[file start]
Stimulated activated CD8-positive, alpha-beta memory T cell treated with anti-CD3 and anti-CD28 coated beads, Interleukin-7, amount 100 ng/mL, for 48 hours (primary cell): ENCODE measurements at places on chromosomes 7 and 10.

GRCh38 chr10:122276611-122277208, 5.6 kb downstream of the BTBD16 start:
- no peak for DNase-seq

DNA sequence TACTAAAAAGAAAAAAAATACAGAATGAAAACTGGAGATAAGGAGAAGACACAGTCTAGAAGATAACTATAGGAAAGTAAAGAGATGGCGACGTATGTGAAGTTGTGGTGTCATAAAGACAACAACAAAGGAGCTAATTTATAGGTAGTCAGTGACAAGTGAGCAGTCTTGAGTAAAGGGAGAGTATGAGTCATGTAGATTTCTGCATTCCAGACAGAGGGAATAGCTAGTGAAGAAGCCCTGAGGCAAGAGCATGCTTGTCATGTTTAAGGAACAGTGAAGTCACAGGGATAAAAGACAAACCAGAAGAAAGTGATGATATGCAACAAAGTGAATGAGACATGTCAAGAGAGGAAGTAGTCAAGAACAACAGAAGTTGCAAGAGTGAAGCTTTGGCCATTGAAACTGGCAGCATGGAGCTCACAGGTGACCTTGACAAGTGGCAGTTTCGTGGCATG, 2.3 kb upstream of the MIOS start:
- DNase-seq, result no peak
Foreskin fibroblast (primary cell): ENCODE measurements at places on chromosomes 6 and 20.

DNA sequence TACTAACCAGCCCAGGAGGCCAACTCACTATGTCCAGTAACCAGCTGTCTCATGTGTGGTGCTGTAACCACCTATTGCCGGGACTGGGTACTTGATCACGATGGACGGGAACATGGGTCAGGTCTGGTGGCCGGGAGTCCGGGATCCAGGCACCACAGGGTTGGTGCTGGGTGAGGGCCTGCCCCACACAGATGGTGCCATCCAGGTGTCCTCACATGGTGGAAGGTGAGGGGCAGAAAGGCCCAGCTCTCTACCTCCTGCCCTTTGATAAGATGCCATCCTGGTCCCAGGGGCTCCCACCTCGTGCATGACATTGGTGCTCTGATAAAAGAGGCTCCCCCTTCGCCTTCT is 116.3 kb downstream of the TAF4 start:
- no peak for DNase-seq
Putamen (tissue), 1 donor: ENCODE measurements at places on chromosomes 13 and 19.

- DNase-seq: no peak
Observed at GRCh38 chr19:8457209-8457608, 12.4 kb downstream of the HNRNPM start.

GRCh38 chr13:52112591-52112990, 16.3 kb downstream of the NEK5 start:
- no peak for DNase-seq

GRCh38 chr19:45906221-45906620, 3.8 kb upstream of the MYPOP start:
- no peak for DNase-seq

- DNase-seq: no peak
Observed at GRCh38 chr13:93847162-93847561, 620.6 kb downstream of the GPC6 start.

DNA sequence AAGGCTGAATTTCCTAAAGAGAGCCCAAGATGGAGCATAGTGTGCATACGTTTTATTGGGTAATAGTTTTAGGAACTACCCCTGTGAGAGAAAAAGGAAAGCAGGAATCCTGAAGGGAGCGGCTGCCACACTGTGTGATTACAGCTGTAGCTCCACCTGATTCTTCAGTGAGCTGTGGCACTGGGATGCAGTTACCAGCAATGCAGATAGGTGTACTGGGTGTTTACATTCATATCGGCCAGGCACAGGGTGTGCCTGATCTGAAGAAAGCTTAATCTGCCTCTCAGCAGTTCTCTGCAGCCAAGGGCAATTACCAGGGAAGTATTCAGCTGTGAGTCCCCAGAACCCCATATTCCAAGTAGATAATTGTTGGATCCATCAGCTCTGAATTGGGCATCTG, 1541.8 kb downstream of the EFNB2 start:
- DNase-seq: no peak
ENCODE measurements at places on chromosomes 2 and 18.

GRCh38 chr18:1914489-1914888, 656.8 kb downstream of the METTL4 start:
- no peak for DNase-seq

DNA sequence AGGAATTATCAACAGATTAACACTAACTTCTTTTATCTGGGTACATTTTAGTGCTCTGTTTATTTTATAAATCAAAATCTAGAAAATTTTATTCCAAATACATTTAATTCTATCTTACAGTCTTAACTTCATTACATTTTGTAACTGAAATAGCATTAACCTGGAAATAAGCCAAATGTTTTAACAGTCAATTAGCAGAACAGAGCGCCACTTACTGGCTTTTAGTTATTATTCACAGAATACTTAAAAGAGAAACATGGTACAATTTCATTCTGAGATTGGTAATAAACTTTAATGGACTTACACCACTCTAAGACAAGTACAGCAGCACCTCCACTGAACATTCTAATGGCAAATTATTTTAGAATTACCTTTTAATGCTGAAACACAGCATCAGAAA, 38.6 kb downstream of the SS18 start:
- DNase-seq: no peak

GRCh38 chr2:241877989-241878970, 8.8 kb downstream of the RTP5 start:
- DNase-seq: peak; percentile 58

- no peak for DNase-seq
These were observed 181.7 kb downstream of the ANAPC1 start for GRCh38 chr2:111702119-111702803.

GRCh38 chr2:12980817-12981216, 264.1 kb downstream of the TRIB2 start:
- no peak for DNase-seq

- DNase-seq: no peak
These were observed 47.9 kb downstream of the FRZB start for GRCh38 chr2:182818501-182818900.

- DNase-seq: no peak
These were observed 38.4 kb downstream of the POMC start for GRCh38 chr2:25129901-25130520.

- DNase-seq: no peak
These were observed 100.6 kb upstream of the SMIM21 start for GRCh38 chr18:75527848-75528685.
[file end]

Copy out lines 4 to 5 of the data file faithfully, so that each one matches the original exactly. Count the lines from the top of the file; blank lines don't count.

DNA sequence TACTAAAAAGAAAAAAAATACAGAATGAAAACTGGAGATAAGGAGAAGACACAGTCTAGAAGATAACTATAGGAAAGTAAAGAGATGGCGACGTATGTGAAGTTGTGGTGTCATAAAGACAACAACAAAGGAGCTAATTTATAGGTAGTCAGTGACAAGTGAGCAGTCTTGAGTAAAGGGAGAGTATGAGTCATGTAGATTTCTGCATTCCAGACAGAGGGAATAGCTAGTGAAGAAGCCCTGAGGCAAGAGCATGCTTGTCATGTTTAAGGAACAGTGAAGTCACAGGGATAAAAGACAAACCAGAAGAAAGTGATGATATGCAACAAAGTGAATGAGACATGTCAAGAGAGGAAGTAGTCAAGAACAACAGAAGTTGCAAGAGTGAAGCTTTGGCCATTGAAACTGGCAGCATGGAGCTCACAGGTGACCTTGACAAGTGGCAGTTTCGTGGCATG, 2.3 kb upstream of the MIOS start:
- DNase-seq, result no peak